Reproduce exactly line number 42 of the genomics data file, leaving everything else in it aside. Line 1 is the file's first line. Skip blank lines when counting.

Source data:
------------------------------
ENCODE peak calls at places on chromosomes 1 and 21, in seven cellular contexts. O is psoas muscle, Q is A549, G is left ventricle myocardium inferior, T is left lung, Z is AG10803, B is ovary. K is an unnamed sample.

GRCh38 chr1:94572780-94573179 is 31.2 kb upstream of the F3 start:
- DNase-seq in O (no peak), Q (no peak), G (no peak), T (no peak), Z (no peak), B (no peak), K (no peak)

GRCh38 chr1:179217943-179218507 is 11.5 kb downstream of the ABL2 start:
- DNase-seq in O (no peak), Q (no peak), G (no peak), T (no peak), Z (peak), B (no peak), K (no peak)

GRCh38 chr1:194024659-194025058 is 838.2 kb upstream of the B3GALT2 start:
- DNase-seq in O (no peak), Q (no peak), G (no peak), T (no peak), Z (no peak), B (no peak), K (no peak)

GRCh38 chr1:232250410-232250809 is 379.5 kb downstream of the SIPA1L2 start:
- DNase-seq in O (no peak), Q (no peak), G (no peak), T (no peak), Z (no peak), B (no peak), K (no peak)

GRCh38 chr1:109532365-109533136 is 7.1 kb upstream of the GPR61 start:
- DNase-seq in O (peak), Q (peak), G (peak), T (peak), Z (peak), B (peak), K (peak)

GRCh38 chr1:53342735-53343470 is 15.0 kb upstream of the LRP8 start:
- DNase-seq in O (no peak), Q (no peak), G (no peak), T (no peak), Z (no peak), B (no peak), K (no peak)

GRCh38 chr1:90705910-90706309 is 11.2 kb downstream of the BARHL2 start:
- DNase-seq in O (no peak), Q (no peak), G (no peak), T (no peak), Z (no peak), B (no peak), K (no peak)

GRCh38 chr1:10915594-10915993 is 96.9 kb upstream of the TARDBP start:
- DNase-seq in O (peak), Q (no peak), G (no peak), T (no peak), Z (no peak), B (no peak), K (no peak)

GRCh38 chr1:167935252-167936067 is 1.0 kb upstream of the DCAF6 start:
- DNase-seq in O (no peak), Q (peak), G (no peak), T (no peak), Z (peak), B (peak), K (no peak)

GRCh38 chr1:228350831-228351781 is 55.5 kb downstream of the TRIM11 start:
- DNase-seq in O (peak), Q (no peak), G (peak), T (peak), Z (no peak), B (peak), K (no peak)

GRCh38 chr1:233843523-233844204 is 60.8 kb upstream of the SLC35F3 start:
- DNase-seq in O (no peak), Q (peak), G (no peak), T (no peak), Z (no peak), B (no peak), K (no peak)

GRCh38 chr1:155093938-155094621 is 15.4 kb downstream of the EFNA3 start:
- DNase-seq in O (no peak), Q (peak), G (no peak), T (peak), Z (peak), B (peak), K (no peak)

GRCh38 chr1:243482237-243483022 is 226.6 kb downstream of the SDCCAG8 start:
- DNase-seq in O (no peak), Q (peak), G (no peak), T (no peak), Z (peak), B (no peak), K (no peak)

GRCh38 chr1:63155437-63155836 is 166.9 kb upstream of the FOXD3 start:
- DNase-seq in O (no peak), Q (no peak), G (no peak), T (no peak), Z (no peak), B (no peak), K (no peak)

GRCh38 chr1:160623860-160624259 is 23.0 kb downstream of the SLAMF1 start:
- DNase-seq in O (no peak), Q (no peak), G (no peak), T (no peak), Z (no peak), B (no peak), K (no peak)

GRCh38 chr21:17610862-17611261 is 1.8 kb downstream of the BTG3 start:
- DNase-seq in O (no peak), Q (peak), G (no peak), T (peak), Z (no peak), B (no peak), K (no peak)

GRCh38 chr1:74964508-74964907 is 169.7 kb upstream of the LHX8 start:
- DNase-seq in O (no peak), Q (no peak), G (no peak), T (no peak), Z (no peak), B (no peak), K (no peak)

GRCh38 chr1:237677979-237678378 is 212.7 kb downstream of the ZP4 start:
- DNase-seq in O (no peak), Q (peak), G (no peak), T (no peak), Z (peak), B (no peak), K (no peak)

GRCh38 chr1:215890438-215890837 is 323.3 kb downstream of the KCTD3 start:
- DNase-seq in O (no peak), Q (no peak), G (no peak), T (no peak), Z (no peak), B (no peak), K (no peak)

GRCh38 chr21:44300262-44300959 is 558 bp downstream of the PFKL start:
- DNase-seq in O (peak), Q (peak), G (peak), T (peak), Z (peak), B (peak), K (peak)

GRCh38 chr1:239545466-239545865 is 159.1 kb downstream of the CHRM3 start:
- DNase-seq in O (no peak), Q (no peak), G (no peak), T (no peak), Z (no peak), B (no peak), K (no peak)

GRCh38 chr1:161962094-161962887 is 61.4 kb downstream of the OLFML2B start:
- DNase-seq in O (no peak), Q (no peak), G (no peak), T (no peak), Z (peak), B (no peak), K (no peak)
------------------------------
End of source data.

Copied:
GRCh38 chr1:239545466-239545865 is 159.1 kb downstream of the CHRM3 start: